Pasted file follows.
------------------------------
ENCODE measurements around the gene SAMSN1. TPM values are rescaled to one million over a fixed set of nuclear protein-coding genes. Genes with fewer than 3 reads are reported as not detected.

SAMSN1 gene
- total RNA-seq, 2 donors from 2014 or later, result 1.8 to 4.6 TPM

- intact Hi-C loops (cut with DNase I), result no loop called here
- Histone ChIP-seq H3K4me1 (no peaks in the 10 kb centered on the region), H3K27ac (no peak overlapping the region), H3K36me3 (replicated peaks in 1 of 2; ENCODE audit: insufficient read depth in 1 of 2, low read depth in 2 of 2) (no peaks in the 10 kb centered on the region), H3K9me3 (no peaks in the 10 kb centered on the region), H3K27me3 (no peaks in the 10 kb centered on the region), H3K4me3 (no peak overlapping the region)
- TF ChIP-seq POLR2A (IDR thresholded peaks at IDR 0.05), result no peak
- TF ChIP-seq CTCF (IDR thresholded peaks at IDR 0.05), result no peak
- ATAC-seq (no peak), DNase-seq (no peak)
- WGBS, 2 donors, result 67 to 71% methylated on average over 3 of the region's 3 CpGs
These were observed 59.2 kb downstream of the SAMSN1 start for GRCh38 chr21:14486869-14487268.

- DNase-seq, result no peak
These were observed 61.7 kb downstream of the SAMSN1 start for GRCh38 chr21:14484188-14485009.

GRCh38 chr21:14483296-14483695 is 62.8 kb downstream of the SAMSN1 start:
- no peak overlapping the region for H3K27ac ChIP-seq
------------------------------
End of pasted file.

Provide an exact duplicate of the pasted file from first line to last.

ENCODE measurements around the gene SAMSN1. TPM values are rescaled to one million over a fixed set of nuclear protein-coding genes. Genes with fewer than 3 reads are reported as not detected.

SAMSN1 gene
- total RNA-seq, 2 donors from 2014 or later, result 1.8 to 4.6 TPM

- intact Hi-C loops (cut with DNase I), result no loop called here
- Histone ChIP-seq H3K4me1 (no peaks in the 10 kb centered on the region), H3K27ac (no peak overlapping the region), H3K36me3 (replicated peaks in 1 of 2; ENCODE audit: insufficient read depth in 1 of 2, low read depth in 2 of 2) (no peaks in the 10 kb centered on the region), H3K9me3 (no peaks in the 10 kb centered on the region), H3K27me3 (no peaks in the 10 kb centered on the region), H3K4me3 (no peak overlapping the region)
- TF ChIP-seq POLR2A (IDR thresholded peaks at IDR 0.05), result no peak
- TF ChIP-seq CTCF (IDR thresholded peaks at IDR 0.05), result no peak
- ATAC-seq (no peak), DNase-seq (no peak)
- WGBS, 2 donors, result 67 to 71% methylated on average over 3 of the region's 3 CpGs
These were observed 59.2 kb downstream of the SAMSN1 start for GRCh38 chr21:14486869-14487268.

- DNase-seq, result no peak
These were observed 61.7 kb downstream of the SAMSN1 start for GRCh38 chr21:14484188-14485009.

GRCh38 chr21:14483296-14483695 is 62.8 kb downstream of the SAMSN1 start:
- no peak overlapping the region for H3K27ac ChIP-seq